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From the perspective of students that experience the consequences of ongoing discrimination, affirmative action is needed to protect opportunities that is likely to vanish if an affirmative act does not exist, or gets re-written and becomes unequal.
The U.S. educational system is one of the most unequal in the industrialized world, and students routinely receive dramatically different learning opportunities based on their social status. In comparison to European and Asian nations that fund schools equally, the wealthiest 10 percent of U.S. school districts spend nearly 10 times more than the poorest 10 percent, and spending ratios of 3 to 1 are common within states.
In spite of differences in funding, teacher quality, curriculum, and class sizes, the main view is that if students do not achieve, it is their own fault. Even so, educational experiences for minority students have continued to be separate and unequal. Two-thirds of minority students attend schools that are primarily minority, most of them located in central cities and funded well below the line aside those in neighboring suburban districts.
Recent analyses of data for school cases in Alabama, New Jersey, New York, Louisiana, and Texas have found that on every measure—from qualified teachers to curriculum offerings—schools serving greater numbers of students of color had significantly fewer resources than schools serving mostly white students. As William L. Taylor and Dianne Piche noted in a 1991 report to Congress: “Inequitable systems of school finance inflict disproportionate harm on minority and economically disadvantaged students”.
Many of the states with the extensive inequalities in educational expenses are large industrial states. In these states, many minorities and economically disadvantaged students are located in property-poor urban districts which are the worst in educational expenditures (or) in rural districts which suffer from fiscal inequity. Take for example Paterson, New Jersey. This city could not afford the qualified teachers needed to offer foreign language courses to most high school students, with Princeton, where foreign languages begin in elementary school.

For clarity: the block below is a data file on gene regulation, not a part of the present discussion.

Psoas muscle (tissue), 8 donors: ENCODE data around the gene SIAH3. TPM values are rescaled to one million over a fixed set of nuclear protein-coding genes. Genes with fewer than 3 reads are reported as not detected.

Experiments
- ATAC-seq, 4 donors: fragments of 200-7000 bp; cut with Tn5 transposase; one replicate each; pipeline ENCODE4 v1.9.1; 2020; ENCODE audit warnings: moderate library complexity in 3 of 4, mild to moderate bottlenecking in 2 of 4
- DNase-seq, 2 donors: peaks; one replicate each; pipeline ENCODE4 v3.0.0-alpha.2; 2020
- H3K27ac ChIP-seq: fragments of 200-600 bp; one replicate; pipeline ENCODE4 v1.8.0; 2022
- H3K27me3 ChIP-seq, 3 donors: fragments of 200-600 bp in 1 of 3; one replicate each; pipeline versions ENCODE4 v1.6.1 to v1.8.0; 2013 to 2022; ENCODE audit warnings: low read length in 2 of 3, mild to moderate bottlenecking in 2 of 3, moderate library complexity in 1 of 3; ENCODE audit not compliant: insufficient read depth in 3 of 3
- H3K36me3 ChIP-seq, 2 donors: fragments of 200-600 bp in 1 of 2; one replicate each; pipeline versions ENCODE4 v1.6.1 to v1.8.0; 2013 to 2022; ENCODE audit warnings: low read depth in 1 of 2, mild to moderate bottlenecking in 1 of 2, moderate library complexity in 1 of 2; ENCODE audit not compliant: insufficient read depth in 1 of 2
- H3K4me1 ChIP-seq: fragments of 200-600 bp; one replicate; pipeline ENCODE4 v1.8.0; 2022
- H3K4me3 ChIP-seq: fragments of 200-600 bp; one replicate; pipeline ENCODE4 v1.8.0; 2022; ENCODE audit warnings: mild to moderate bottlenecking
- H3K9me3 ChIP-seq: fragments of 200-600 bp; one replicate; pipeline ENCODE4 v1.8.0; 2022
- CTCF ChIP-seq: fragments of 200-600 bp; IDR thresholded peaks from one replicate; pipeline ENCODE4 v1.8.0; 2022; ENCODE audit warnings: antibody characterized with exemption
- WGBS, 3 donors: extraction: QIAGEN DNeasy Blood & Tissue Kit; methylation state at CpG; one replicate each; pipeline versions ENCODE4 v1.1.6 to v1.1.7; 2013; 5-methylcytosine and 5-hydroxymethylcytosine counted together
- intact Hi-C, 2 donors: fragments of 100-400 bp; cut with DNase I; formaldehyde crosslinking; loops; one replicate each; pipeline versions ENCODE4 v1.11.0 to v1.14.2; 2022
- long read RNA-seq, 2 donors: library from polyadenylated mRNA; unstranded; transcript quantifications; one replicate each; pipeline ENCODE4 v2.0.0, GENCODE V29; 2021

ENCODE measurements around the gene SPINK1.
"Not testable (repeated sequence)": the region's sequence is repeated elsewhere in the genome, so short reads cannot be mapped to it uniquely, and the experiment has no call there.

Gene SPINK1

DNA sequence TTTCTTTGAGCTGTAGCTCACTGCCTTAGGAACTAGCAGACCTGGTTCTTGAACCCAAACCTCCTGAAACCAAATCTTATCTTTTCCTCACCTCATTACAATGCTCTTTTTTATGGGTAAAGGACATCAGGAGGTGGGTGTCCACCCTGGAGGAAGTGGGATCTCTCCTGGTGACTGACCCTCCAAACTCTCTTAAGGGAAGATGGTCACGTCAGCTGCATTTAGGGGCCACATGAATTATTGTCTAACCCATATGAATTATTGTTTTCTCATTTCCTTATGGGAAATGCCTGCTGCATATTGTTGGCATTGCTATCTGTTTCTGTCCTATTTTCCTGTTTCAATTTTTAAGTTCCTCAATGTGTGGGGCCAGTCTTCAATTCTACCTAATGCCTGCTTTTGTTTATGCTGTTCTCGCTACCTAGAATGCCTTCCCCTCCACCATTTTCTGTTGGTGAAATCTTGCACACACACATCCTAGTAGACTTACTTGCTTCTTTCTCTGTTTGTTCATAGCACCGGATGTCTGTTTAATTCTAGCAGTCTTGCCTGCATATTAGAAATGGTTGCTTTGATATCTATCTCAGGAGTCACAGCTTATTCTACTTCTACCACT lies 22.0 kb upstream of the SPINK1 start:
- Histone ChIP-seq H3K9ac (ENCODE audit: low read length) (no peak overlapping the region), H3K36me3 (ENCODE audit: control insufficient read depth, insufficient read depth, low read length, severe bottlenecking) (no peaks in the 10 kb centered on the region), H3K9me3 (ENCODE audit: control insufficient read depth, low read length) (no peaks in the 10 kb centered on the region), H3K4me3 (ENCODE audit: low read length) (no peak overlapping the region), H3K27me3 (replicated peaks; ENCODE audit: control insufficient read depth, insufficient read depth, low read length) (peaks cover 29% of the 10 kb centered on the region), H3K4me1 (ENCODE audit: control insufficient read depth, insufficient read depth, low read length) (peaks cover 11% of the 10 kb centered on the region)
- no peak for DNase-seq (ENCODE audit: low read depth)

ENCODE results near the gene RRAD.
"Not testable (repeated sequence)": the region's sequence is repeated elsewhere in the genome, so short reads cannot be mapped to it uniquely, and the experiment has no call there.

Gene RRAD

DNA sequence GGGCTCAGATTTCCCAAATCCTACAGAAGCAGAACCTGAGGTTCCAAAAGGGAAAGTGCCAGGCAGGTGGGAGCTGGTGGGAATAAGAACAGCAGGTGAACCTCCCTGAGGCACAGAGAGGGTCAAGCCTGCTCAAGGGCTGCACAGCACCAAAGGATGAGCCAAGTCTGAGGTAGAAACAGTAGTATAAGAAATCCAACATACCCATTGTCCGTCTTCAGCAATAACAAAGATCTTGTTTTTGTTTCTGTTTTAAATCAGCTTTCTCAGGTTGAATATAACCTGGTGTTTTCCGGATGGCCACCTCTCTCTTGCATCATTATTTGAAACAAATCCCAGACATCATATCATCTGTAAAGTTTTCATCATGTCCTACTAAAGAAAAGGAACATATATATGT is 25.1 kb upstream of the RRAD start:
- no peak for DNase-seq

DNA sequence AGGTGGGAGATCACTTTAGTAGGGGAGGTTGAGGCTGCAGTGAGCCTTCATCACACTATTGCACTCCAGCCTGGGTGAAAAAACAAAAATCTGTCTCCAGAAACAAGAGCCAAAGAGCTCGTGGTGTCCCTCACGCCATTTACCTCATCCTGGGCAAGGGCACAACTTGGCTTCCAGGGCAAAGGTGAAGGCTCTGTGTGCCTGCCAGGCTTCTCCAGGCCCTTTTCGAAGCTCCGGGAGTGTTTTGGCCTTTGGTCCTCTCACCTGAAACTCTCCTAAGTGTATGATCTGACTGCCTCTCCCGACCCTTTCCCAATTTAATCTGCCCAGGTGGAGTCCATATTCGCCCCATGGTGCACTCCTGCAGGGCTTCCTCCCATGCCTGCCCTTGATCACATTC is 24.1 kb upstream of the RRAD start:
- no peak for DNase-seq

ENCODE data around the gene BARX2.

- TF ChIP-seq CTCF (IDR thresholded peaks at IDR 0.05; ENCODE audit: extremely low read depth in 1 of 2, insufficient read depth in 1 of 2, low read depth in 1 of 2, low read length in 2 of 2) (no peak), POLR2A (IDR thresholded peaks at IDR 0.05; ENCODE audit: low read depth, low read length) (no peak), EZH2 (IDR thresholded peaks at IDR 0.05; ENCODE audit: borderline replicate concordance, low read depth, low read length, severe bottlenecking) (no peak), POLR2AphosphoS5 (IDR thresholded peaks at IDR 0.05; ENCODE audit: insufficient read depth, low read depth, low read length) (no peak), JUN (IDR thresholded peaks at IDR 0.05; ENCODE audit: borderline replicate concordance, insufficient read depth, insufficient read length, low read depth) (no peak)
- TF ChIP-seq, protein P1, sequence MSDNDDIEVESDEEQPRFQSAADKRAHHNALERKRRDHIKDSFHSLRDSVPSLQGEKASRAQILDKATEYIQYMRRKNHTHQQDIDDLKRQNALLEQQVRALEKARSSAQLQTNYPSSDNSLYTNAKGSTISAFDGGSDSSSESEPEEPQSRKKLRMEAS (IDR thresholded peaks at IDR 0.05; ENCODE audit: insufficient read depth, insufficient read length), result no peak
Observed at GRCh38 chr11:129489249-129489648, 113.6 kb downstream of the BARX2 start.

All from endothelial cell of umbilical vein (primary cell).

States that eliminated Affirmative Action in part of college admissions process, these schools have seen a decrease in minority enrollments. In the state of California, where nearly 50% of the population is Hispanic, only 11% of freshmen are attending state colleges. Affirmative action programs do not guarantee favoritisms based on race.
The law states that affirmative action programs must be flexible, using goals and timetables, but not quotas. Surely, unfair preferences in admission do exist for some groups, but, in fact, such preferences almost always favor Caucasian students. Race and gender should not be the sole selection criteria (that would be a quota system), but they do deserve to be among the many factors that are taken into account in college admissions, and also awarding grants and other types of financial aid, like scholarships. Harvard University and other schools, for example, assess race as a factor among others, including geographical region provided the applicant meets other admissions criteria.
Patitu and Terrell (1998) explained that the goal of affirmative action in higher education is to “increase the number of people from underrepresented groups in higher education and to diversify colleges and universities” (p. 41).
As a concept, affirmative action first emerged in 1961 in President John F. Kennedy’s Executive Order 10925 as a means to end discrimination in government employment and contracting (Peters, Wooley). Executive Order 10925 called for government contractors to voluntarily ratify affirmative action in the recruitment, hiring, and promotion of minorities.
In the 1978 case Regents of the University of California v. Bakke, U.S. Supreme Court Justice Lewis Powell wrote a critical opinion, arguing that the “atmosphere of ‘speculation, experiment and creation ‘ — so essential to the quality of higher education — is widely believed to be promoted by a diverse student body. It is not too much to say that the nation’s future depends upon leaders trained through wide exposure to the ideas of students as diverse as this Nation of many peoples’ (p. 2760). Since the Bakke decision, the educational benefits of diversity have provided prime defense for affirmative action at selective institutions across the country.
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